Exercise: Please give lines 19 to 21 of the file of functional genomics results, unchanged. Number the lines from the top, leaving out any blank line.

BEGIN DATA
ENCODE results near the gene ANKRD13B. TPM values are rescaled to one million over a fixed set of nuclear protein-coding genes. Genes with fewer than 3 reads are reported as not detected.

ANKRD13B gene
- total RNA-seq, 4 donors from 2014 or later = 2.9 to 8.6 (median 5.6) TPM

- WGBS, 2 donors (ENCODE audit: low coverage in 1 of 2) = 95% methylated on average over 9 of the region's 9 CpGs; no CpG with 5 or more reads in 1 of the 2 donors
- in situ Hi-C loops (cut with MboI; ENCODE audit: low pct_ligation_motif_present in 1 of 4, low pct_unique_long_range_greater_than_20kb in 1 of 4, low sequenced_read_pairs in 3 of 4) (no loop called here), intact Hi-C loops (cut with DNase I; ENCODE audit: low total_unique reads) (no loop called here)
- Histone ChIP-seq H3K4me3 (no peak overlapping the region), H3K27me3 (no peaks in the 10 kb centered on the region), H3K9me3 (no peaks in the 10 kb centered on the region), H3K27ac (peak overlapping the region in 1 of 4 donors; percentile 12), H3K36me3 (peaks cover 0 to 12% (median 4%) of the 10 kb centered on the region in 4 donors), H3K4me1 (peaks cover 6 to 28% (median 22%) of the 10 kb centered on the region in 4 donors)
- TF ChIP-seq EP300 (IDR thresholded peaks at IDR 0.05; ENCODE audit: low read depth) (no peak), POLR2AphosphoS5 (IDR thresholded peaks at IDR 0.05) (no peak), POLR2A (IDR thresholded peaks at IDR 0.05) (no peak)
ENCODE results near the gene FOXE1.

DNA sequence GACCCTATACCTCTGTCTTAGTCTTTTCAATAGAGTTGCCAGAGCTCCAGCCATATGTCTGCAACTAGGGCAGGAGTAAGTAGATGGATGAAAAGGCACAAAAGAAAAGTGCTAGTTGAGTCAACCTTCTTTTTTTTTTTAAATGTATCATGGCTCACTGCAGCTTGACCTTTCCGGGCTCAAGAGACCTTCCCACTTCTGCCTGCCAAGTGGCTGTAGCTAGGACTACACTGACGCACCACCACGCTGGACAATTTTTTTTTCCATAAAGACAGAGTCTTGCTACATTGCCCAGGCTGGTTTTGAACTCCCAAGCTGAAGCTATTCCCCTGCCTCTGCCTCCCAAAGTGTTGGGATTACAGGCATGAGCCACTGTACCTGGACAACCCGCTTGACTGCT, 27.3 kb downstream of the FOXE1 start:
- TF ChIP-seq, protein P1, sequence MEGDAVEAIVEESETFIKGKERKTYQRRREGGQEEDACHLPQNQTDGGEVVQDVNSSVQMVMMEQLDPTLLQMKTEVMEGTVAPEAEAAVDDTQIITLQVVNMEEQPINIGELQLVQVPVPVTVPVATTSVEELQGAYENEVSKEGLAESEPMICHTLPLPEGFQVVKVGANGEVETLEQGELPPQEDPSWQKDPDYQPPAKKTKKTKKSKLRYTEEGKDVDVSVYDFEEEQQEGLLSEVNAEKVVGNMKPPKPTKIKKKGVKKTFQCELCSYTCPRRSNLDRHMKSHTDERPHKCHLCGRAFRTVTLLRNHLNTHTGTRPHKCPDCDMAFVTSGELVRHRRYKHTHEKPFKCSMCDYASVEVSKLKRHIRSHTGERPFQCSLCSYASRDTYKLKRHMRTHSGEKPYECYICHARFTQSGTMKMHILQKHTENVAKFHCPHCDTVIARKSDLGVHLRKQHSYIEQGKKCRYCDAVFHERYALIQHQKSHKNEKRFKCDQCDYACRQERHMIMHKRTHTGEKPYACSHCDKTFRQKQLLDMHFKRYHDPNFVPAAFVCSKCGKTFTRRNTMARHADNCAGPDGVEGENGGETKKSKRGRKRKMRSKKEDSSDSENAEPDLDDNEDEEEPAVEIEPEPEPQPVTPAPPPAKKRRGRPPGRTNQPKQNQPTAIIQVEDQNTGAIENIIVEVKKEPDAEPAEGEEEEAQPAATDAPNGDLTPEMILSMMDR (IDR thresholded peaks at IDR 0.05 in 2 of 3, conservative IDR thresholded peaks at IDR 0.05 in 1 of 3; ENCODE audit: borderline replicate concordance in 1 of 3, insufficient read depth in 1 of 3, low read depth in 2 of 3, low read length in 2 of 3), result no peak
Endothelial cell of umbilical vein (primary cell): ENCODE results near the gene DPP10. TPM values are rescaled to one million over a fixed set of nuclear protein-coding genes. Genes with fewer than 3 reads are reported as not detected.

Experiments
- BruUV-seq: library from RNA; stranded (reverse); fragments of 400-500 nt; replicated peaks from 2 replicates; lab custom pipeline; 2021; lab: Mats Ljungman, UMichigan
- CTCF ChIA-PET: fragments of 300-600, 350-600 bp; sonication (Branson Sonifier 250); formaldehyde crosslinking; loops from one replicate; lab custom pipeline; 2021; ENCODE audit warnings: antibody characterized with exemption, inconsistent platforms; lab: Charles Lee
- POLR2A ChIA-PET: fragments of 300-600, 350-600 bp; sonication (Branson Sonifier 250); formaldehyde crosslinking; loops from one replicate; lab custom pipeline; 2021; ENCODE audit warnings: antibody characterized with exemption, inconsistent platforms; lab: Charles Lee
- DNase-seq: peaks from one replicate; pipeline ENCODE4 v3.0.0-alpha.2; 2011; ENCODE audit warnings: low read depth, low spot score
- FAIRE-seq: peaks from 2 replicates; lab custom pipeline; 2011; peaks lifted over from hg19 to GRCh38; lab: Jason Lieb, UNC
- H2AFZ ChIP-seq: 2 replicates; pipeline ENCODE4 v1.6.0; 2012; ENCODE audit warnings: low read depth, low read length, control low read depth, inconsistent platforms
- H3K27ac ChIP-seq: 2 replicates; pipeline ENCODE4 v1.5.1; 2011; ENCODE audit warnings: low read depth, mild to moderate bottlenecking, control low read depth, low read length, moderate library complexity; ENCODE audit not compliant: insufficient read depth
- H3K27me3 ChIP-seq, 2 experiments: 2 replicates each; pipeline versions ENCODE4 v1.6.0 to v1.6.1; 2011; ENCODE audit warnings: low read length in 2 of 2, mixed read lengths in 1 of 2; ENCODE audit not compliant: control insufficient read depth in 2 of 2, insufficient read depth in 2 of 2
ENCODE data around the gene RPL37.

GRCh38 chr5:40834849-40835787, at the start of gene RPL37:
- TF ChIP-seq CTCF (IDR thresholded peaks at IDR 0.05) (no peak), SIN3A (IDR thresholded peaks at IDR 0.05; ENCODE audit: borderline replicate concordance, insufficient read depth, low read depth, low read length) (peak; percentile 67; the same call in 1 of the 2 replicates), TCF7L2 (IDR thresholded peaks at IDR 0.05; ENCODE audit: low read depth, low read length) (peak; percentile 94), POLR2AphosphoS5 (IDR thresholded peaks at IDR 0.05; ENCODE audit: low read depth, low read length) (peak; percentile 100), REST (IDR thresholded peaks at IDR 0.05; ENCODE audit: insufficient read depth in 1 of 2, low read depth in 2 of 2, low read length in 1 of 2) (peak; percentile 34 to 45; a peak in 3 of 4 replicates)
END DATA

- H3K27ac ChIP-seq: 2 replicates; pipeline ENCODE4 v1.5.1; 2011; ENCODE audit warnings: low read depth, mild to moderate bottlenecking, control low read depth, low read length, moderate library complexity; ENCODE audit not compliant: insufficient read depth
- H3K27me3 ChIP-seq, 2 experiments: 2 replicates each; pipeline versions ENCODE4 v1.6.0 to v1.6.1; 2011; ENCODE audit warnings: low read length in 2 of 2, mixed read lengths in 1 of 2; ENCODE audit not compliant: control insufficient read depth in 2 of 2, insufficient read depth in 2 of 2
ENCODE data around the gene RPL37.